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Machine Learning

1. NLP - Natural Language Processing

Natural Language Processing (NLP) is a common notion for a variety of machine learning methods that make it possible for the computer to understand and perform operations using human (i.e. natural) language as it is spoken or written.


2. Dataset

Data is an essential part of machine learning. If you would like to build any machine learning system you need to either get the data (e.g. from some public resource) or collect it on your own. All the data that is used for either building or testing the ML model is called a dataset. Basically, data scientists divide their datasets into three separate groups. (Training Data, Validation Data, Test Data)


3. Computer Vision

Computer Vision (CV) is a field of Artificial Intelligence concerned with providing tools for analysis and a high-level understanding of image and video data. The most common problems in CV include: (Image Classification, Object Detection, Image Segmentation, Saliency Detection)


4. Supervised learning

Supervised learning is a family of machine learning models that teach themselves by example. This means that data for a supervised ML task needs 
to be labelled (assigned the right, ground-truth class). For instance, if we would like to build a machine learning model for recognizing if a given
 text is about marketing, we need to provide the model with a set of labeled examples (text + information if it is about marketing or not). Given a new, 
unseen example, the model predicts its target - e.g. for the stated example, a label (eg. 1 if a text is about marketing and 0 otherwise).



5. Unsupervised learning

Contrary to Supervised Learning, Unsupervised Learning models teach themselves by observation. The data provided to that kind of algorithms is unlabeled (there is no ground truth value given to the algorithm). Unsupervised learning models are able to find the structure or relationships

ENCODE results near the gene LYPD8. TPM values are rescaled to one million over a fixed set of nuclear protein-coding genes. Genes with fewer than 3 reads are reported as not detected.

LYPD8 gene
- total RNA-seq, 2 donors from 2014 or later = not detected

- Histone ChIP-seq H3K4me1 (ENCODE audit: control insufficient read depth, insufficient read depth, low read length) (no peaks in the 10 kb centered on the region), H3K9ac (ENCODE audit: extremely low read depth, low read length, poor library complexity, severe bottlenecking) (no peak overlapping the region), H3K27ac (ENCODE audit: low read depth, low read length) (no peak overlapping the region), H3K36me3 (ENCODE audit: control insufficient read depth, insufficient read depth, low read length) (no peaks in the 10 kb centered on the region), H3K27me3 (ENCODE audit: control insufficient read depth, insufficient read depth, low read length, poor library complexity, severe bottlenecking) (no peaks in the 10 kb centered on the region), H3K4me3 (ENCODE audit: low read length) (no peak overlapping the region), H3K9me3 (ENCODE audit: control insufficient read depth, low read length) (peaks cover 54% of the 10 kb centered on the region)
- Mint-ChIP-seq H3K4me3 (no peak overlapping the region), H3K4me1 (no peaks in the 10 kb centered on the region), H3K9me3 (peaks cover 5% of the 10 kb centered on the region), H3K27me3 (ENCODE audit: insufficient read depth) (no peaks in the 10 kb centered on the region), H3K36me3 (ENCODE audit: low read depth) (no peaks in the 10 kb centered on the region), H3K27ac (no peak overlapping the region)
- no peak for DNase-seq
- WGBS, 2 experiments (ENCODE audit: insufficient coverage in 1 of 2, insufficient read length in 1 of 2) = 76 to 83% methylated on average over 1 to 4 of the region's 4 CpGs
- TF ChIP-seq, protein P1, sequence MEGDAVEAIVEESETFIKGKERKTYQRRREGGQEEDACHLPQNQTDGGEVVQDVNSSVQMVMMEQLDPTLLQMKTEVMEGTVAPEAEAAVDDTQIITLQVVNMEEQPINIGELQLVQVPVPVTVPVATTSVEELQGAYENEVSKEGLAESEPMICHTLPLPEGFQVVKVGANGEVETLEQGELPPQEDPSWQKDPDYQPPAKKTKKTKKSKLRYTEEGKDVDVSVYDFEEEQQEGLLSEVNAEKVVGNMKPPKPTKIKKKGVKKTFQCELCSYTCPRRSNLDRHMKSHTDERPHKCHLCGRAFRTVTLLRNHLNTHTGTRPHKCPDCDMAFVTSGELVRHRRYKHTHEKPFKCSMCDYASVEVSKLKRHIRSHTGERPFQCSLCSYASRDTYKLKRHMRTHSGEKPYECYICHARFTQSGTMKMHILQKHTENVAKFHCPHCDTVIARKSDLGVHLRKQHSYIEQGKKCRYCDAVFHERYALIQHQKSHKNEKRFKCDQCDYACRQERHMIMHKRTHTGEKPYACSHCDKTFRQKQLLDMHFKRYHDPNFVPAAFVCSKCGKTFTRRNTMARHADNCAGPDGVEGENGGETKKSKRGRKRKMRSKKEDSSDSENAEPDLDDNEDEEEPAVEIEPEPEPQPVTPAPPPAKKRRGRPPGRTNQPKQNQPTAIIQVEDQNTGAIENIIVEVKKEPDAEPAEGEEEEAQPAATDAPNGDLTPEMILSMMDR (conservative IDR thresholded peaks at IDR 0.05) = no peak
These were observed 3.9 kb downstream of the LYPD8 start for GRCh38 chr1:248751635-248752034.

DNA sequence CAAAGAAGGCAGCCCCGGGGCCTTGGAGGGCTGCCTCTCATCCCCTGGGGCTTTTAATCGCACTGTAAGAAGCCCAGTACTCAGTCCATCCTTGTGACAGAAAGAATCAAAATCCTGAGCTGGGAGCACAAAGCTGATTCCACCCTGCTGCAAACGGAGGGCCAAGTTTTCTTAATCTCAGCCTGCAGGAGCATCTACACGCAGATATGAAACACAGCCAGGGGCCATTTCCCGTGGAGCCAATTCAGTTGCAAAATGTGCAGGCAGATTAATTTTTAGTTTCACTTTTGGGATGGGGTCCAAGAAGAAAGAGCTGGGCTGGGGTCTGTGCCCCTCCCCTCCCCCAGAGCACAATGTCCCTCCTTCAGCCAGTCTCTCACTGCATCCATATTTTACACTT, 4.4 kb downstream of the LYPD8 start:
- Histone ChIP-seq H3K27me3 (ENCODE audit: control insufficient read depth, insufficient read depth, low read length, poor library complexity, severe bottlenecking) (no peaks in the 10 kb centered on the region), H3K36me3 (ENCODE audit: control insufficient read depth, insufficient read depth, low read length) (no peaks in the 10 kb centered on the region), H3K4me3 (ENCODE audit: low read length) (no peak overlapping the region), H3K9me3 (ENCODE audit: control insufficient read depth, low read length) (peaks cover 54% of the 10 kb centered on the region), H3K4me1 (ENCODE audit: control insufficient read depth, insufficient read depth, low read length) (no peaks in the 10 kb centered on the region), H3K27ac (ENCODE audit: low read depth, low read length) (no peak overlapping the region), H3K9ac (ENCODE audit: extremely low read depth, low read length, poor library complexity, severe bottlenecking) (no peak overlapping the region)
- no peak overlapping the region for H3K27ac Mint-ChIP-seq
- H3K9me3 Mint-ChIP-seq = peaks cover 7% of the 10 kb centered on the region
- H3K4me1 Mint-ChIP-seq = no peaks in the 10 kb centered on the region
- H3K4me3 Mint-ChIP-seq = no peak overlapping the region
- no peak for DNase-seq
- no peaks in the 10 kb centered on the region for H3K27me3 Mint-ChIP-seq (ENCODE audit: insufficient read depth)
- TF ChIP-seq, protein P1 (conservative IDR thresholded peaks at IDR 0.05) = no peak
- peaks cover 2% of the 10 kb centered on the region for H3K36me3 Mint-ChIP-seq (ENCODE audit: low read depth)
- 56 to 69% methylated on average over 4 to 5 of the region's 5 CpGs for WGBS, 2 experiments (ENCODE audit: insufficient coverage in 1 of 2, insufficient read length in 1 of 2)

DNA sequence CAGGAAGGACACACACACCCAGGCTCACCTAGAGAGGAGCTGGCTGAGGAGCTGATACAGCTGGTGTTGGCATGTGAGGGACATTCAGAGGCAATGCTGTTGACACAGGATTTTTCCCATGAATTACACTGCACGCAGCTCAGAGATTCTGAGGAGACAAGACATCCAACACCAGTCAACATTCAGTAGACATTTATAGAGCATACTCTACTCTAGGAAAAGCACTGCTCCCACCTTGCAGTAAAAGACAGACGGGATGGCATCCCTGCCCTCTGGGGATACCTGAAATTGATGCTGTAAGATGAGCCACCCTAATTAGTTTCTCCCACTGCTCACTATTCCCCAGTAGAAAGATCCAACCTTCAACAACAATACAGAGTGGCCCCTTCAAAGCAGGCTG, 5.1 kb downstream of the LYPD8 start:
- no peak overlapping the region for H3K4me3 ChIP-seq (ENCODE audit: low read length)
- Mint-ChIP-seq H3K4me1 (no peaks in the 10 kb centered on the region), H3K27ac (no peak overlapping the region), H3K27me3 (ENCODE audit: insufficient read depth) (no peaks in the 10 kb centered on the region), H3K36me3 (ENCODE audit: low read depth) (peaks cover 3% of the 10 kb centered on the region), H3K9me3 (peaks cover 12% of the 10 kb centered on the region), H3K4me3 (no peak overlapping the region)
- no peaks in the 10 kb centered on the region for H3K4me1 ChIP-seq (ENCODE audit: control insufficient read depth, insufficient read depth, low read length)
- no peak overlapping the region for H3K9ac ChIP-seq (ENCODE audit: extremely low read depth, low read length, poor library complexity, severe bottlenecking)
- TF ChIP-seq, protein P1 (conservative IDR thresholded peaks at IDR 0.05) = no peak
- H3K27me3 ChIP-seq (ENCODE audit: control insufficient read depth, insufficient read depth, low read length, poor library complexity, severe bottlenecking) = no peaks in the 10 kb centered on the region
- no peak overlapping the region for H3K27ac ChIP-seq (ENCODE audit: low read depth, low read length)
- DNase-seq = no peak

between different inputs. The most important kind of unsupervised learning techniques is "clustering". In clustering, given the data, the model creates different clusters of inputs (where “similar” inputs are in the same clusters) and is able to put any new, previously unseen input in the appropriate cluster.


6. Reinforcement learning

Reinforcement Learning differs in its approach from the approaches we’ve described earlier. In RL the algorithm plays a “game”, in which it aims to maximize the reward. The algorithm tries different approaches “moves” using trial-and-error and sees which one boost the most profit.

The most commonly known use cases of RL are teaching a computer to solve a Rubik’s Cube or play chess, but there is more to Reinforcement Learning than just games. Recently, there is an increasing number of RL solutions in Real Time Bidding, where the model is responsible for bidding a spot for
 an ad and its reward is the client’s conversion rate.


7. Neural Networks

Neural Networks is a very wide family of machine learning models. The main idea behind them is to mimic the behaviour of a human brain when processing data.
Just like the networks connecting real neurons in the human brain, artificial neural networks are composed of layers. Each layer is a set of neurons, all of which are responsible for detecting different things. A neural network processes data sequentially, which means that only the first layer is directly connected to the input. All subsequent layers detect features based on the output of a previous layer, which enables the model to learn more and more complex patterns in data as the number of layers increases. When the number of layers increases rapidly, the model is often called a Deep Learning model. It is difficult to determine a specific number of layers above which a network is considered deep, 10 years ago it used to be 3 and now is around 20.


8. Overfitting

It’s a negative effect when the model builds an assumption - bias - from an insufficient amount of data. A fairly common, and very important problem.

Let’s say that you’ve visited a bakery a couple of times, and not once was there your favourite cupcake left! You’d likely get disappointed with the bakery - even though a thousand of other customers might find the stock satisfying. If you were a machine learning model, it’d be fair to say you’ve overfitted against a small number of examples - developed a biased model, a representation in your head, that isn’t accurate compared to the facts.

When overfitting happens, it usually means that the model is treating random noise in the data as a significant signal and adjusts to it, which is why it deteriorates on a new data (as the noise there is different.) This is generally the case in very complex models like Neural Networks or Gradient Boosting.

Imagine building a model to detect articles mentioning a particular sports discipline practised during Olympics. Since your training set is biased toward articles about the Olympics, the model may learn features like presence of a word “Olympics” and fail to detect correct articles that do not contain that word.

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